St. Anthony in the Wilderness

by Fanxi Liu

I had intended to write about language, twisting together the various strands of my degree and eclectic personal interests into a modern monstrosity that reads as if it had been processed through the digestive system of a very sick cat. Coy, cryptic sideways-glances at complex philosophical concepts with impressive institutional pedigrees, with any lapse in understanding elegantly erased by an unprecedented connection to the delightfully esoteric. The faint crackle of interdisciplinary fission, the electric stillness just before Creation, so tantalisingly suggestive of incipient intellectual re-invention, blinding, brilliant: the tough-shelled walnut of all life’s katzenjammer smashed open in one inexorable stroke.

However, I then realised that the concentration of people in Oxford who might know what I’m pretending at talking about is far too high. Safety in obscurity: this is an afternoon’s idle traipse down a hitherto-forgotten alley of my GCSE Art research.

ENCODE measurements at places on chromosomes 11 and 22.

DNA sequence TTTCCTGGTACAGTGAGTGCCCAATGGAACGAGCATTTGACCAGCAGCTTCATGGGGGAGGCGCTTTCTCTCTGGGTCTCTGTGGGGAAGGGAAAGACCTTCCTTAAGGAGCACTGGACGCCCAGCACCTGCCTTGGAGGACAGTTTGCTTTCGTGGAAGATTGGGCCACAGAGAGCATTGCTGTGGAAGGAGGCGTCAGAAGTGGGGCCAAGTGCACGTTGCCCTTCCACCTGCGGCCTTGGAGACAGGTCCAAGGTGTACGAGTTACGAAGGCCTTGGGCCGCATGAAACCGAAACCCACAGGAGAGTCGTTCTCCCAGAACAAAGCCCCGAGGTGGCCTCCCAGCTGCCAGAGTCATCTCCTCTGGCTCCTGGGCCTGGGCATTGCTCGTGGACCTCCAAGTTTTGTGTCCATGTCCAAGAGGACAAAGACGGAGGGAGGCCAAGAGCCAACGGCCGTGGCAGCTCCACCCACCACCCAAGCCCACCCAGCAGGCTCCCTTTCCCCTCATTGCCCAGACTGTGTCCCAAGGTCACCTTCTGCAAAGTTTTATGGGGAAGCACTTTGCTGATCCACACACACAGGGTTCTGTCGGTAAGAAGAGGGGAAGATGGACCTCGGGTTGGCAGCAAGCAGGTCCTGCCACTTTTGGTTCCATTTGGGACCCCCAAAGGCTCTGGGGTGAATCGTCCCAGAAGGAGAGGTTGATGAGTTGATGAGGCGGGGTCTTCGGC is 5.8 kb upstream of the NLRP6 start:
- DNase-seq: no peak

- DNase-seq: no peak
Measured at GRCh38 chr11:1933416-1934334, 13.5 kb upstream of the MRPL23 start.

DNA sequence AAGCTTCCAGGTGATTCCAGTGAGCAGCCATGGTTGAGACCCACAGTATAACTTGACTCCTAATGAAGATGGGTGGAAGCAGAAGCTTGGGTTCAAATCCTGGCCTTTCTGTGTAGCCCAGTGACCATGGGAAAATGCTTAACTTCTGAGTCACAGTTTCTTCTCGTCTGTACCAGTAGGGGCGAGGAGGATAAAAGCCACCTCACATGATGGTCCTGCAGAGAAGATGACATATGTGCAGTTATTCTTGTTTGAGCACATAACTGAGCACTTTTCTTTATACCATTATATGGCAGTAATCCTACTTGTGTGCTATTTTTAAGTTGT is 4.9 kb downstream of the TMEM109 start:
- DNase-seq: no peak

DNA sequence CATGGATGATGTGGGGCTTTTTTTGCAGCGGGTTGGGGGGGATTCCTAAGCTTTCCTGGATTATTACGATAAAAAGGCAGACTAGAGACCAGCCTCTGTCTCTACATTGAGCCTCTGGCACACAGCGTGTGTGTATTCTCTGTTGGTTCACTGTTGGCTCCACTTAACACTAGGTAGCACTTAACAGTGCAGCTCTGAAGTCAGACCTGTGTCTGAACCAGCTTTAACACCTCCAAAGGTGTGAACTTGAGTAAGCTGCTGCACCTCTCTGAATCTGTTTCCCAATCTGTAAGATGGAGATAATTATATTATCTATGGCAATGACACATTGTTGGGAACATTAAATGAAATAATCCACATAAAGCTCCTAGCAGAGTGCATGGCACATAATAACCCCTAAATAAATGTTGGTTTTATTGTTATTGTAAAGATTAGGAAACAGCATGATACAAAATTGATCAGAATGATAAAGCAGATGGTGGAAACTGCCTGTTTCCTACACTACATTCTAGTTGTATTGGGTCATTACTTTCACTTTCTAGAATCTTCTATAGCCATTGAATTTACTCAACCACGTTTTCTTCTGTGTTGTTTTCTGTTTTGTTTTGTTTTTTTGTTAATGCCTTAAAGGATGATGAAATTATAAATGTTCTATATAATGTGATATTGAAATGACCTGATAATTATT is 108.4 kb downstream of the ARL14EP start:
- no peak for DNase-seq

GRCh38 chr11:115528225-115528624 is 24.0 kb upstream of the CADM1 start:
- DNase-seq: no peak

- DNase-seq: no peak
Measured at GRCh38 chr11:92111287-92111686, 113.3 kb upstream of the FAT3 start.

The polyester was an unbearable lightness. The soles of his feet cracked and weeping,
hardly able to stand the shirt sticking to his back; breath rasping 
with the thick black tang of ram’s blood, the first sacrifice of the day.
Twelve years in the desert: he has shed his hair, his teeth, and now his skin 
when he peels back the gauze-light fabric, comes away almost intact.

Kitsch is an ugly word in any language. This had pricked at him,
a grain of sand in an open sore, but sometimes these dissonances  
creep like waif-thin schoolchildren to the edges of the city in the great famine of 1958
teeth gleaming fever-frenzied as they tore the bark from the trees under the cover of night;
sometimes all there is to eat is bitterness. 

In the distance, dust devils rise in shimmers in the desert air, great sheets of gauze
stretched taut over the empty frames of displacement. The children had grown
like trees through a chain-link fence: the old madness fused deep into their bones
but for the ache when the winter chill veins their shrunken limbs blue.
If he thinks now of their bleeding fingers bleeding gums, he can forgive them.

The Poor Print

Established in 2013, The Poor Print is the student-run newspaper of Oriel College, Oxford, written by members of the JCR, MCR, SCR and staff. New issues are published fortnightly during term. Our current Executive Editors are Siddiq Islam and Jerric Chong.

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